Finally, we took our lunch break in the Piazza Grande at one of the restaurants with seating outside in the square. We took a very leisurely lunch and people-watched. We noticed that there were people up on top of the tower here in the square and found out that you can actually climb the tower. So, after lunch we climbed the tower on the Palazzo Conunale which houses some sort of government or civic offices. To get to the tower steps, we actually had to walk through their records room and between the filing cabinets. =) Our timing was absolutely perfect, because they had opened back up for the climb at 2p and that’s exactly when we showed up. So, we were the only ones here and for our whole time on both the tower and the terrace we were the only ones. Only when we had finally descended down did we see some other tourists start to trickle in. I don’t think it is well advertised.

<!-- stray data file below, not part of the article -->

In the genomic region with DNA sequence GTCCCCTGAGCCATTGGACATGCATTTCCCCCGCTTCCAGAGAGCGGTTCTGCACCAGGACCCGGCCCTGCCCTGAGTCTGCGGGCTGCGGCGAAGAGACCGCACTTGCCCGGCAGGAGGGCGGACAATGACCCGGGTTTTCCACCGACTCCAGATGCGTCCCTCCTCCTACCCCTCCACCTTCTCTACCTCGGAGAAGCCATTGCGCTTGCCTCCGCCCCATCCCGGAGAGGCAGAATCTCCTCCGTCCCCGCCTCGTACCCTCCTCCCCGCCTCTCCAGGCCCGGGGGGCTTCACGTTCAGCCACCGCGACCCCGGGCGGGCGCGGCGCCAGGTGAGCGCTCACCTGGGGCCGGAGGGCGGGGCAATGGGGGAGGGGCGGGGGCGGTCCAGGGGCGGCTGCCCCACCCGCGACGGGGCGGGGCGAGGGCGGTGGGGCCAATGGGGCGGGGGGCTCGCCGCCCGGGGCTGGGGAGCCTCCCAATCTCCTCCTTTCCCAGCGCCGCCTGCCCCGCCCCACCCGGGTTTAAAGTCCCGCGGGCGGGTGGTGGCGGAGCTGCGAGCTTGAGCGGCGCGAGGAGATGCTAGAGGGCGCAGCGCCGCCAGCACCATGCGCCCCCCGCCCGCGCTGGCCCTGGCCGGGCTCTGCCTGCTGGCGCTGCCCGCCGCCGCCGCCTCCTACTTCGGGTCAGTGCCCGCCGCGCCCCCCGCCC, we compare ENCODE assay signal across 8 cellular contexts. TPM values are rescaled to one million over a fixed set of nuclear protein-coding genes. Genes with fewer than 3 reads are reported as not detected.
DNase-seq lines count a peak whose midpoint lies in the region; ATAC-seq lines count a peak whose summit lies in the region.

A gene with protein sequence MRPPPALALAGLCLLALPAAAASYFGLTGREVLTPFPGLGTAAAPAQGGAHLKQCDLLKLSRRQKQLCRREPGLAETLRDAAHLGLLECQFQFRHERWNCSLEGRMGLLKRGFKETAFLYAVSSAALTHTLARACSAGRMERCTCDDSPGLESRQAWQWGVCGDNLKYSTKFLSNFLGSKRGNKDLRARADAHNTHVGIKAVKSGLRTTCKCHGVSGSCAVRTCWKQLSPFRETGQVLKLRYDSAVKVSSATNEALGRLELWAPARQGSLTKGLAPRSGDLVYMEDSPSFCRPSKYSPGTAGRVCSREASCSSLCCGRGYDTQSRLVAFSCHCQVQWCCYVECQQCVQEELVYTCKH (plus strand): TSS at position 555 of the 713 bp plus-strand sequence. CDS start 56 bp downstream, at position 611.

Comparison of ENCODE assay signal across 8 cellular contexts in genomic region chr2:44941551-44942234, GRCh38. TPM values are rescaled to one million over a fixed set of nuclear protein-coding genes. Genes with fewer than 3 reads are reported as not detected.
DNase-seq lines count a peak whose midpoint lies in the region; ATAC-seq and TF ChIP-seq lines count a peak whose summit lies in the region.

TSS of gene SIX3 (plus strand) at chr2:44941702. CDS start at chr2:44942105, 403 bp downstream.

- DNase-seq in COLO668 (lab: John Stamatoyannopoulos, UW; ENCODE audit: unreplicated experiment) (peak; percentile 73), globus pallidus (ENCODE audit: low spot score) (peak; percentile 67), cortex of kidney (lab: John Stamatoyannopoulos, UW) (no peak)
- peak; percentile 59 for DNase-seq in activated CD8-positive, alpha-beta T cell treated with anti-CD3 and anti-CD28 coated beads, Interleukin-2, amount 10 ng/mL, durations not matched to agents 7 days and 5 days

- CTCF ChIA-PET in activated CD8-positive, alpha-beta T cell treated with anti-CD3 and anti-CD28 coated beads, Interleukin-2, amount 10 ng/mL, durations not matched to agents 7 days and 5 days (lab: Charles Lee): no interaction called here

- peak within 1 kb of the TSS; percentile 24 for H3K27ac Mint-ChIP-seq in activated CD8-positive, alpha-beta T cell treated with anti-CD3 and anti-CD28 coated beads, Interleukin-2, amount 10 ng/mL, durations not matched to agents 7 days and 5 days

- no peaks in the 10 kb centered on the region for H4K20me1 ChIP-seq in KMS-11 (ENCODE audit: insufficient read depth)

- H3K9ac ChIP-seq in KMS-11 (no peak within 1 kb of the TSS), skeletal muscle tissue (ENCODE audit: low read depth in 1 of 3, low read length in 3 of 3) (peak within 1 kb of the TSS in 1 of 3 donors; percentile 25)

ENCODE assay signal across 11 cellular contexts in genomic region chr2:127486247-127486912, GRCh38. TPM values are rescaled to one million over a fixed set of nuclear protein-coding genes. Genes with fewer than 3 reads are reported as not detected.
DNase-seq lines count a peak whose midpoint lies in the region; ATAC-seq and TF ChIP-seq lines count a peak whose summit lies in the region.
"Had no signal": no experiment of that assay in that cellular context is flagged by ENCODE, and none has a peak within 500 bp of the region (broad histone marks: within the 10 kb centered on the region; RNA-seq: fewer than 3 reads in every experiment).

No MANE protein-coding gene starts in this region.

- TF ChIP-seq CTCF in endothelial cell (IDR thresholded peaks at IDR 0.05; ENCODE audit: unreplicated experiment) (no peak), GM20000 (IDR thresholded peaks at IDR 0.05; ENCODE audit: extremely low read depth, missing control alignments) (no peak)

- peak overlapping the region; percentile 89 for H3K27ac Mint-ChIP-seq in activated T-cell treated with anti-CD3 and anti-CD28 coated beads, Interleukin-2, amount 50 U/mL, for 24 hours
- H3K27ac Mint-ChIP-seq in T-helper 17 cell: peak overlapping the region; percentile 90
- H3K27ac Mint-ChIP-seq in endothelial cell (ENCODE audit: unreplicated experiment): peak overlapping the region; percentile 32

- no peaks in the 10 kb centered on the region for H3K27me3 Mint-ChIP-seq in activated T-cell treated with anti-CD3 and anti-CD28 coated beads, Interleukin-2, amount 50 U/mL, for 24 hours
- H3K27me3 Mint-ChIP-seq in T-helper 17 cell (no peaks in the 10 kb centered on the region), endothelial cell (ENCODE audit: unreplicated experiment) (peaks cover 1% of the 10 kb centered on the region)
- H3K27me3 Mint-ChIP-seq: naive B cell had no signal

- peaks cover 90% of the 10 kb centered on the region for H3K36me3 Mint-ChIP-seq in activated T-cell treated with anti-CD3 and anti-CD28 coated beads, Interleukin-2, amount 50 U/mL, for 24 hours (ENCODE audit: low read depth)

Anyway, the steps were different from other towers we’d climbed mostly because they were tiny, tiny, made of brick, and didn’t spiral up in a specific pattern. We were ducking and twisting, and turning all over the place to get up to first the terrace level. The terrace level was certainly not a terrace, but a very narrow maintenance walkway that we could go out on and look down at the square and then at the surrounding countryside. The climb, then up to the tower, literally had you climbing up the trapdoor to the bells themselves. In fact, you almost felt like you were going to bump into the bells as you climbed out onto the tower level.
We were very impressed by the views and especially the part where we could see where we rode in yesterday and where we would ride on tomorrow. We could see how Tuscany where we’d been biking was much more hilly and bumpy than the other side leaving Montepulciano. We could also see the little mountain range in the distance that we’d have to cross in order to get to Umbria later on.